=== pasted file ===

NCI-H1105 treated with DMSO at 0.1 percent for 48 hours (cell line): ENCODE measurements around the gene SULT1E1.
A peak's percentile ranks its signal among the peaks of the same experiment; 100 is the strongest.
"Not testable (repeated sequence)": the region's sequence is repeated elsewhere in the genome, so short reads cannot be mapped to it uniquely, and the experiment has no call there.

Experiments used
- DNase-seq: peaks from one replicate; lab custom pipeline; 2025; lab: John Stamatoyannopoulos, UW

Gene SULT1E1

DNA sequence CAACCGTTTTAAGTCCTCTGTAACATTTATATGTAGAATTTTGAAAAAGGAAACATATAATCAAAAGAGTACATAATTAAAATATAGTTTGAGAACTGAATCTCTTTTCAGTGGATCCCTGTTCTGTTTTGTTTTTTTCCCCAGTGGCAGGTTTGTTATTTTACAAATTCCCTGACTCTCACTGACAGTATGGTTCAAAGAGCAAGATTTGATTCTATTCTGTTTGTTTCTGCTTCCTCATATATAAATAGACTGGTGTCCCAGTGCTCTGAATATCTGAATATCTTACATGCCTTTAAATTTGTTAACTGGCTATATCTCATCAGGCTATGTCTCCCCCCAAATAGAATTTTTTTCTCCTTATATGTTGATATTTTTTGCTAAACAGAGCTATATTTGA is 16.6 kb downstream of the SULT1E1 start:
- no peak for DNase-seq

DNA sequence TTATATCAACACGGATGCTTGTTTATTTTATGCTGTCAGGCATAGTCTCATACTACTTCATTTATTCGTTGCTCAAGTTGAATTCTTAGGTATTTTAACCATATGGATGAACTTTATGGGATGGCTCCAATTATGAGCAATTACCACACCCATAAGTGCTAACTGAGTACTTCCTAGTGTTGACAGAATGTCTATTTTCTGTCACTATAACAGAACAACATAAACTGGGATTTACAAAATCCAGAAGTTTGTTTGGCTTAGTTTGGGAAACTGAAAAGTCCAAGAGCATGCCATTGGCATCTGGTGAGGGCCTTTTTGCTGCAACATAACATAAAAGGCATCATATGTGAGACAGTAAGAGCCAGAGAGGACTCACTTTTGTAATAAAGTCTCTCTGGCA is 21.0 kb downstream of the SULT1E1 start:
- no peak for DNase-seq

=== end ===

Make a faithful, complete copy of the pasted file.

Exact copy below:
NCI-H1105 treated with DMSO at 0.1 percent for 48 hours (cell line): ENCODE measurements around the gene SULT1E1.
A peak's percentile ranks its signal among the peaks of the same experiment; 100 is the strongest.
"Not testable (repeated sequence)": the region's sequence is repeated elsewhere in the genome, so short reads cannot be mapped to it uniquely, and the experiment has no call there.

Experiments used
- DNase-seq: peaks from one replicate; lab custom pipeline; 2025; lab: John Stamatoyannopoulos, UW

Gene SULT1E1

DNA sequence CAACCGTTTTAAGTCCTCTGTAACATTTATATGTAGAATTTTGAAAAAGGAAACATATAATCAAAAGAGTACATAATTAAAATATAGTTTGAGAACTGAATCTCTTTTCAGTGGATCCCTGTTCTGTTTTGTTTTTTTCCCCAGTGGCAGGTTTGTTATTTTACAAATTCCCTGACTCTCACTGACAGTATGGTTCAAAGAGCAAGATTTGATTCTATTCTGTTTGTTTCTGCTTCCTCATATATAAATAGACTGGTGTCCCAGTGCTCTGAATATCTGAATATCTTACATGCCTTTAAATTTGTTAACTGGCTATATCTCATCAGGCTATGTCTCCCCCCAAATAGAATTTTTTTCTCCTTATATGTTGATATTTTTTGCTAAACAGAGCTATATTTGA is 16.6 kb downstream of the SULT1E1 start:
- no peak for DNase-seq

DNA sequence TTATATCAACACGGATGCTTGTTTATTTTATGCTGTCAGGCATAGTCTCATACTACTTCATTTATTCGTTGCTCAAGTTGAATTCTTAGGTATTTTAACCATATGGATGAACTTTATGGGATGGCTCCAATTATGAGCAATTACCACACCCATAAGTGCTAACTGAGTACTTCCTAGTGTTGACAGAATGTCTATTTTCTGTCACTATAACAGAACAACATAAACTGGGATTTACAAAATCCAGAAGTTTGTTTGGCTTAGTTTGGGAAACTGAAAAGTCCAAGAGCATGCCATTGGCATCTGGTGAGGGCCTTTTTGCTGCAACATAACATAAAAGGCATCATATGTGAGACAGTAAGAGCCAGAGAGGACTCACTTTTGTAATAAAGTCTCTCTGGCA is 21.0 kb downstream of the SULT1E1 start:
- no peak for DNase-seq